7 months, 4 weeks

TCP/IP Networks




 

 

TCP stands for Transmission Control Protocol a communications standard that enables application programs and computing devices to exchange messages over a network. It is designed to send packets across the internet and ensure the successful delivery of data and messages over networks.

The Transmission Control Protocol is documented as RFC 761. As opposed to UDP, TCP is a connection based protocol. In such a protocol, no data is sent until the server and the client have performed an initial exchange of control packets. This exchange is called a handshake. This establishes a connection, and from then on data can be sent. Each data packet that is received is acknowledged by the receiving party, and it does so by sending a packet called an ACK. As such, TCP always requires that the packets include a source port number, because it depends on the continual two-way exchange of messages.

TCP/IP is specified in documents called Requests for Comment (RFCs) which are published by the Internet Engineering Task Force (IETF). RFCs cover a wide range of standards and TCP/IP is just one of these.  It is one of the most commonly used protocols within digital network communications and ensures end-to-end data delivery.

TCP organizes data so that it can be transmitted between a server and a client. It guarantees the integrity of the data being communicated over a network. Before it transmits data, TCP establishes a connection between a source and its destination, which it ensures remains live until communication begins. It then breaks large amounts of data into smaller packets, while ensuring data integrity is in place throughout the process.

TCP provides the following services:In-order delivery,• Receipt acknowledgment,• Error detection,• Flow and congestion control

As a result, high-level protocols that need to transmit data all use TCP Protocol.  Examples include peer-to-peer sharing methods like File Transfer Protocol (FTP), Secure Shell (SSH), and Telnet. It is also used to send and receive email through Internet Message Access Protocol (IMAP), Post Office Protocol (POP), and Simple Mail Transfer Protocol (SMTP), and for web access through the Hypertext Transfer Protocol (HTTP).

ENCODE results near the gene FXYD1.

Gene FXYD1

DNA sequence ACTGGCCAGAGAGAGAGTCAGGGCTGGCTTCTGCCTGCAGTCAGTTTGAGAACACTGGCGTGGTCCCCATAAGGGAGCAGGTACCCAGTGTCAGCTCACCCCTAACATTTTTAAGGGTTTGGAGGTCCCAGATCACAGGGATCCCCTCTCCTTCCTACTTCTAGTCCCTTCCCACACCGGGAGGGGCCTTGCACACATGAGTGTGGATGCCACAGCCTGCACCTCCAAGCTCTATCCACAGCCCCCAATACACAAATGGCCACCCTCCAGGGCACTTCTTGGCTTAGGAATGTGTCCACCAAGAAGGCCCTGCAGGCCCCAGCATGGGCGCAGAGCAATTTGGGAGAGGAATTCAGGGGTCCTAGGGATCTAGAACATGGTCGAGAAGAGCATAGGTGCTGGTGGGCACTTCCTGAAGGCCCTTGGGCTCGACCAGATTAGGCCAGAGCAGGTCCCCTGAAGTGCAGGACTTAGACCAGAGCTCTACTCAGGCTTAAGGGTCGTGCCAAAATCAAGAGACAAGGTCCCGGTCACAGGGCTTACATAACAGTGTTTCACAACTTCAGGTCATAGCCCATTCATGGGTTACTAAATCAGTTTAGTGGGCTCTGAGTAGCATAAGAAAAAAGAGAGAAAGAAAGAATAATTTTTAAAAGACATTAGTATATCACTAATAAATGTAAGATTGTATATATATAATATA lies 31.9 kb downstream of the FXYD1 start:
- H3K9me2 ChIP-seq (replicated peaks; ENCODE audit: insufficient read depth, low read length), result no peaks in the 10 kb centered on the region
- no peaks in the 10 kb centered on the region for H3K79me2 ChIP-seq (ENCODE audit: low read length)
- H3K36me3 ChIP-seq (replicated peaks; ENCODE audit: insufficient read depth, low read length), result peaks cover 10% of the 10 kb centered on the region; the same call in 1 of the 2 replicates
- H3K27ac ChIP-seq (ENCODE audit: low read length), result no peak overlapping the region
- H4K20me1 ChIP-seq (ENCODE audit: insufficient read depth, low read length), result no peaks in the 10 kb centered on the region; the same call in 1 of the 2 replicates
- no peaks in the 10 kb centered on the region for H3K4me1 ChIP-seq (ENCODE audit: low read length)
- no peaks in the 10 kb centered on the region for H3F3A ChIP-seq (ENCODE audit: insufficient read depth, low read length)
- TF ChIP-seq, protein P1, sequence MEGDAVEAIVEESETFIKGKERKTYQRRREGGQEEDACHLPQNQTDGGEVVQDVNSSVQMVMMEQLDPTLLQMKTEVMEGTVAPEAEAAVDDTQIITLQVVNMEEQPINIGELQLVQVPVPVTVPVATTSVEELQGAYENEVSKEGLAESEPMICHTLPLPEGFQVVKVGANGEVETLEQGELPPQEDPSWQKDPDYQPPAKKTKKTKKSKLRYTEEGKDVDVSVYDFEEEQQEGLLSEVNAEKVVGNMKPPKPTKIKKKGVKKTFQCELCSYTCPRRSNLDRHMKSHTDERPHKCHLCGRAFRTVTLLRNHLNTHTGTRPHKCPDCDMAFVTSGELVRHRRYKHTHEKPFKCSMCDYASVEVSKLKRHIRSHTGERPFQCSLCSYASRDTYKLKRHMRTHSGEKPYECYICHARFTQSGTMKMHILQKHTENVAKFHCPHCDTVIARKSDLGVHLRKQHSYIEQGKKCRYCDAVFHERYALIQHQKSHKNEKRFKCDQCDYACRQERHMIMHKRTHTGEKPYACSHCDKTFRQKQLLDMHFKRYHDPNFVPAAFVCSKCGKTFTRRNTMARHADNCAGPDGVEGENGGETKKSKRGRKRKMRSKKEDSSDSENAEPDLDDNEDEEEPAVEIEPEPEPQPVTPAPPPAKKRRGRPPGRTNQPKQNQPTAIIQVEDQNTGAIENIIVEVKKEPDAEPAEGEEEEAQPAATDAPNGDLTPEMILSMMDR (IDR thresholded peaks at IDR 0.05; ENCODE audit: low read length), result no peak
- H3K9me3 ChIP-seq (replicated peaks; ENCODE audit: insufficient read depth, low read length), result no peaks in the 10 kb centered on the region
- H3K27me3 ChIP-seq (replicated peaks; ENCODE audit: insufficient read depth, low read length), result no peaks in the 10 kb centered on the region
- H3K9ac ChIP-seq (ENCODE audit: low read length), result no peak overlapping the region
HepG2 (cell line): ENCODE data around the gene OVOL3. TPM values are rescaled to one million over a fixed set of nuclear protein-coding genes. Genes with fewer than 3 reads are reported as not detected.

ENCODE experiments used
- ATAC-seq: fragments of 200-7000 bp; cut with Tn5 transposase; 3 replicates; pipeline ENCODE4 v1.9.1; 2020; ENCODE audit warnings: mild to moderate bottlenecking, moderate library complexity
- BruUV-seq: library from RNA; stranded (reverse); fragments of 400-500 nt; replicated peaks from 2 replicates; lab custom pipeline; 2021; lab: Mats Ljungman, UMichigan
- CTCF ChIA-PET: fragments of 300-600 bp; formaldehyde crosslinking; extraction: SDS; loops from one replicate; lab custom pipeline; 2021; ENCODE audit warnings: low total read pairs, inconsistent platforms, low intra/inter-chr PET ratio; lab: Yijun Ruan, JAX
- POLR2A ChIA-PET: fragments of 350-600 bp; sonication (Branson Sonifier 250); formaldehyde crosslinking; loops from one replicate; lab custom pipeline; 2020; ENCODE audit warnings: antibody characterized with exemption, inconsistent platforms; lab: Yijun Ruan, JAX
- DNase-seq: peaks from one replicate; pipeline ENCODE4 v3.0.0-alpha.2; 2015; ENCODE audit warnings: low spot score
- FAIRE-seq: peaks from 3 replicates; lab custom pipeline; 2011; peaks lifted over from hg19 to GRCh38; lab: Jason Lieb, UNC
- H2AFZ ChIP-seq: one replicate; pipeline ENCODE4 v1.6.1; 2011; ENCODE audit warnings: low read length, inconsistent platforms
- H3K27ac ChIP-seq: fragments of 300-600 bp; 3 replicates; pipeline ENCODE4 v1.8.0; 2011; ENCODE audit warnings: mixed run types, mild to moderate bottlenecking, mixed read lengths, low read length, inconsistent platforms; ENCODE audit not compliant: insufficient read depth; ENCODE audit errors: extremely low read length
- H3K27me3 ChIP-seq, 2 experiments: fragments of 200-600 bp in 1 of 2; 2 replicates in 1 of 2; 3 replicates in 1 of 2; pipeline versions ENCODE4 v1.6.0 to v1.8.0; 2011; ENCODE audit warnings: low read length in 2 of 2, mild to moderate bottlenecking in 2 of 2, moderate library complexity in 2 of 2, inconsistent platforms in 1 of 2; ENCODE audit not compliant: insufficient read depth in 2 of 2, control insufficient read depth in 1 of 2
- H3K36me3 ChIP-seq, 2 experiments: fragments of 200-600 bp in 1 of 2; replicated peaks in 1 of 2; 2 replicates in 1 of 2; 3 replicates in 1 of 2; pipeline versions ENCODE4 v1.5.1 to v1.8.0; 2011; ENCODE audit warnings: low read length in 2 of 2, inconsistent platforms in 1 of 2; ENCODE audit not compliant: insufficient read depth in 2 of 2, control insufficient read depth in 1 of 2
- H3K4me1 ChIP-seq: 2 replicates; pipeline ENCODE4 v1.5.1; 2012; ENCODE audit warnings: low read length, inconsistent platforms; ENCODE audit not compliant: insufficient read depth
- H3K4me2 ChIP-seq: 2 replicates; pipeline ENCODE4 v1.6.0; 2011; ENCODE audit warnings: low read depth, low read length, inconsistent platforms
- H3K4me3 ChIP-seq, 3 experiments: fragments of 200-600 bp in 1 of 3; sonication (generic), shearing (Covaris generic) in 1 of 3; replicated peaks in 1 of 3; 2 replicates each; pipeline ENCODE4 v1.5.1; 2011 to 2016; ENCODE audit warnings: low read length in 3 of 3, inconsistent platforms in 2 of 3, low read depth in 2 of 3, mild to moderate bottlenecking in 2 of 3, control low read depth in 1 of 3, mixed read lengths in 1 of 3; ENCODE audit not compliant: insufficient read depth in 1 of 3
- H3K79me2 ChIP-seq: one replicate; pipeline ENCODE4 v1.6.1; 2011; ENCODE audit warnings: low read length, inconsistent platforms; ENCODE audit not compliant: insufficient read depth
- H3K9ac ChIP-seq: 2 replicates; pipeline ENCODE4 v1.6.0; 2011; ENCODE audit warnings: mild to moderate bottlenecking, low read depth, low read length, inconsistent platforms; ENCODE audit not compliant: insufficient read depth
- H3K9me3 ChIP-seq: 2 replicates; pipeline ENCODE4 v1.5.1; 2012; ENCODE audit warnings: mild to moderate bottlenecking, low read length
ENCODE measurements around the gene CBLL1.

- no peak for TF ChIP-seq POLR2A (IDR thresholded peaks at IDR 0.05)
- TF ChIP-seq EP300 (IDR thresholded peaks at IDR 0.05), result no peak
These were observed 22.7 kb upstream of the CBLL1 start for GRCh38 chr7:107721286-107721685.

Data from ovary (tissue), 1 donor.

UDP versus TCP


An alternative to TCP is the User Datagram Protocol (UDP), which is used to establish low-latency connections between applications and decrease transmissions time. TCP can be an expensive network tool as it includes absent or corrupted packets and protects data delivery with controls like acknowledgments, connection startup, and flow control. 
 The connectionless protocols are useful where the minimum transfer overhead is required, and where the occasional dropped packet is 
not a big deal. TCP's reliability and congestion control comes at the cost of needing additional packets and round-trips, and the introduction of deliberate delays when packets are lost in order to prevent congestion. 
UDP is also the main protocol that is used for DNS, which is interesting because most DNS queries fit inside a single packet, so TCP's streaming abilities aren't generally needed. DNS is also usually configured such that it does not depend upon a reliable connection. Most devices are configured with multiple DNS servers, and it's usually quicker to resend a query to a second server after a short timeout rather than wait for a TCP back-off period to expire.

IP addresses

 

IP addresses can be assigned to a device by a network administrator in one of two ways: statically, where the device's operating system is manually configured with the IP address, or dynamically, where the device's operating system is configured by using the Dynamic Host Configuration Protocol (DHCP).

Dynamic Host Configuration Protocol is a client/server protocol that automatically provides an Internet Protocol (IP) host with its IP address and other related configuration information such as the subnet mask and default gateway. DHCP manages the provision of all the nodes or devices added or dropped from the network. DHCP maintains the unique IP address of the host using a DHCP server. It sends a request to the DHCP server whenever a client/node/device, which is configured to work with DHCP, connects to a network. The server acknowledges by providing an IP address to the client/node/device.